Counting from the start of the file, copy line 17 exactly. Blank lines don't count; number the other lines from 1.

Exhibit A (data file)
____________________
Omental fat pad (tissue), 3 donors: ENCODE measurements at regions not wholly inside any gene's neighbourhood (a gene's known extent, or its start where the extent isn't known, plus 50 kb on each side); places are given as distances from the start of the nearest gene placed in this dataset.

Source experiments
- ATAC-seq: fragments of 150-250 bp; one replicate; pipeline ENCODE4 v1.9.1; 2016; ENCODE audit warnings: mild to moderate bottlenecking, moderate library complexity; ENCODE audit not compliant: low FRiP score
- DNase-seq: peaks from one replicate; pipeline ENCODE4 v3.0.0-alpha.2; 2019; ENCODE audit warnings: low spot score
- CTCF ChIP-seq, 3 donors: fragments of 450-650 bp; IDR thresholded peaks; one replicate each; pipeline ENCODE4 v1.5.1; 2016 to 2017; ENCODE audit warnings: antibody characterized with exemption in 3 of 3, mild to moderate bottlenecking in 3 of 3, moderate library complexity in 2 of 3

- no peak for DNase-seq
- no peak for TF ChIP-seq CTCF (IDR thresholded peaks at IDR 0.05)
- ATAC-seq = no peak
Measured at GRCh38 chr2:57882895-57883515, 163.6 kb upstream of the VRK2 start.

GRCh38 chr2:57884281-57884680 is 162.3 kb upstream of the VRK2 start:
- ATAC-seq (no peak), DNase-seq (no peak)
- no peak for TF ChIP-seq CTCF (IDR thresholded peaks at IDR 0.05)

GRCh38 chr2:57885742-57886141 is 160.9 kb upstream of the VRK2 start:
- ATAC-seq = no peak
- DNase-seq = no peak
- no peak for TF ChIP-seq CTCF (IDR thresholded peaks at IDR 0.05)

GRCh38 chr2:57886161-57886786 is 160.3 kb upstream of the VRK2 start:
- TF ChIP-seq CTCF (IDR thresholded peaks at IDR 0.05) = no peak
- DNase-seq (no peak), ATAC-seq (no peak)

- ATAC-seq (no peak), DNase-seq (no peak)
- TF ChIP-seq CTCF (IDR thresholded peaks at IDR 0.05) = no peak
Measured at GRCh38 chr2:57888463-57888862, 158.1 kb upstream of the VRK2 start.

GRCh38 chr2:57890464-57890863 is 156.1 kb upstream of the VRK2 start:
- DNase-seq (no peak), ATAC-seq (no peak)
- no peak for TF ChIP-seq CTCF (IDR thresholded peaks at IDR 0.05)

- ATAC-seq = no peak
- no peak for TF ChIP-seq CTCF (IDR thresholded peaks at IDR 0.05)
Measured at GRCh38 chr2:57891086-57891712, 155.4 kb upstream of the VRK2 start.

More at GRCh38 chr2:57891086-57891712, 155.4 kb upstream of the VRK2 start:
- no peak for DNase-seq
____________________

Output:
GRCh38 chr2:57886161-57886786 is 160.3 kb upstream of the VRK2 start: